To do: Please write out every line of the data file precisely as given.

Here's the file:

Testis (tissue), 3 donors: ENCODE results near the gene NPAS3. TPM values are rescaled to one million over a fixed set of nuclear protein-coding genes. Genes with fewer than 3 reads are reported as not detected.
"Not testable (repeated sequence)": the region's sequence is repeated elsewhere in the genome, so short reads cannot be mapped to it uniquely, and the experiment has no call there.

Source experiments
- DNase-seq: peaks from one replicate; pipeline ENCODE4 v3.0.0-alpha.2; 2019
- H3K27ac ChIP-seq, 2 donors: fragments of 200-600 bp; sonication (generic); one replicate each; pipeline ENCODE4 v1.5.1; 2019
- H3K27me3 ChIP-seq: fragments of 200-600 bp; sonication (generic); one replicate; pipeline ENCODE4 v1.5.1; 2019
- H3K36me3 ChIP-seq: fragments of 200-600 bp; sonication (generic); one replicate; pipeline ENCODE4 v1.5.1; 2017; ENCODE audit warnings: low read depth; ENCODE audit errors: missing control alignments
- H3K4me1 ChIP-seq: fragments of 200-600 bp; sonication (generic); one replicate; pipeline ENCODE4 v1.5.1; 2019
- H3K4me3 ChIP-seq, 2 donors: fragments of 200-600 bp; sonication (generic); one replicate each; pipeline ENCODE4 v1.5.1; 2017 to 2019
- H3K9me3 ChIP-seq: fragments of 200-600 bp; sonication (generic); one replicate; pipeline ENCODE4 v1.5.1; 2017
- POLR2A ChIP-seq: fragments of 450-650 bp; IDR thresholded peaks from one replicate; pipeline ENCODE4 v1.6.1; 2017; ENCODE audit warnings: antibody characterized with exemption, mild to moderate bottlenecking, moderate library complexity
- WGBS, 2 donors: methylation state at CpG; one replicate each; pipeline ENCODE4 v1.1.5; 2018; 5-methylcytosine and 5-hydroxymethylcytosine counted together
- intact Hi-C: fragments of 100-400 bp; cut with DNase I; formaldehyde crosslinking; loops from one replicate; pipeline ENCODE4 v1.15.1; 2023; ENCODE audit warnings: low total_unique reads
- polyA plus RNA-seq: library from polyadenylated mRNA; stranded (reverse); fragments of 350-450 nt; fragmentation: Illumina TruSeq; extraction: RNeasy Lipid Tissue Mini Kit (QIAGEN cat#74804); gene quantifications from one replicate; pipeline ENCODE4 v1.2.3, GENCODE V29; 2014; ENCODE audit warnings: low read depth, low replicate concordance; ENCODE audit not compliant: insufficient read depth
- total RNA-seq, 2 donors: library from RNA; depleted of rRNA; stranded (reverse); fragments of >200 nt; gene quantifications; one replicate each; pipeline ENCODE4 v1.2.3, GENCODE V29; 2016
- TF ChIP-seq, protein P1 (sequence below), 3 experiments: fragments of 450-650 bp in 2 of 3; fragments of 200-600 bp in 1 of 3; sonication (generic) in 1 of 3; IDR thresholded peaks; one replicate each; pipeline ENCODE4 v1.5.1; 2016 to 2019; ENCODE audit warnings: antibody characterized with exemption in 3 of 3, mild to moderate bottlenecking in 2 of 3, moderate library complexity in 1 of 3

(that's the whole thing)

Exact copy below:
Testis (tissue), 3 donors: ENCODE results near the gene NPAS3. TPM values are rescaled to one million over a fixed set of nuclear protein-coding genes. Genes with fewer than 3 reads are reported as not detected.
"Not testable (repeated sequence)": the region's sequence is repeated elsewhere in the genome, so short reads cannot be mapped to it uniquely, and the experiment has no call there.

Source experiments
- DNase-seq: peaks from one replicate; pipeline ENCODE4 v3.0.0-alpha.2; 2019
- H3K27ac ChIP-seq, 2 donors: fragments of 200-600 bp; sonication (generic); one replicate each; pipeline ENCODE4 v1.5.1; 2019
- H3K27me3 ChIP-seq: fragments of 200-600 bp; sonication (generic); one replicate; pipeline ENCODE4 v1.5.1; 2019
- H3K36me3 ChIP-seq: fragments of 200-600 bp; sonication (generic); one replicate; pipeline ENCODE4 v1.5.1; 2017; ENCODE audit warnings: low read depth; ENCODE audit errors: missing control alignments
- H3K4me1 ChIP-seq: fragments of 200-600 bp; sonication (generic); one replicate; pipeline ENCODE4 v1.5.1; 2019
- H3K4me3 ChIP-seq, 2 donors: fragments of 200-600 bp; sonication (generic); one replicate each; pipeline ENCODE4 v1.5.1; 2017 to 2019
- H3K9me3 ChIP-seq: fragments of 200-600 bp; sonication (generic); one replicate; pipeline ENCODE4 v1.5.1; 2017
- POLR2A ChIP-seq: fragments of 450-650 bp; IDR thresholded peaks from one replicate; pipeline ENCODE4 v1.6.1; 2017; ENCODE audit warnings: antibody characterized with exemption, mild to moderate bottlenecking, moderate library complexity
- WGBS, 2 donors: methylation state at CpG; one replicate each; pipeline ENCODE4 v1.1.5; 2018; 5-methylcytosine and 5-hydroxymethylcytosine counted together
- intact Hi-C: fragments of 100-400 bp; cut with DNase I; formaldehyde crosslinking; loops from one replicate; pipeline ENCODE4 v1.15.1; 2023; ENCODE audit warnings: low total_unique reads
- polyA plus RNA-seq: library from polyadenylated mRNA; stranded (reverse); fragments of 350-450 nt; fragmentation: Illumina TruSeq; extraction: RNeasy Lipid Tissue Mini Kit (QIAGEN cat#74804); gene quantifications from one replicate; pipeline ENCODE4 v1.2.3, GENCODE V29; 2014; ENCODE audit warnings: low read depth, low replicate concordance; ENCODE audit not compliant: insufficient read depth
- total RNA-seq, 2 donors: library from RNA; depleted of rRNA; stranded (reverse); fragments of >200 nt; gene quantifications; one replicate each; pipeline ENCODE4 v1.2.3, GENCODE V29; 2016
- TF ChIP-seq, protein P1 (sequence below), 3 experiments: fragments of 450-650 bp in 2 of 3; fragments of 200-600 bp in 1 of 3; sonication (generic) in 1 of 3; IDR thresholded peaks; one replicate each; pipeline ENCODE4 v1.5.1; 2016 to 2019; ENCODE audit warnings: antibody characterized with exemption in 3 of 3, mild to moderate bottlenecking in 2 of 3, moderate library complexity in 1 of 3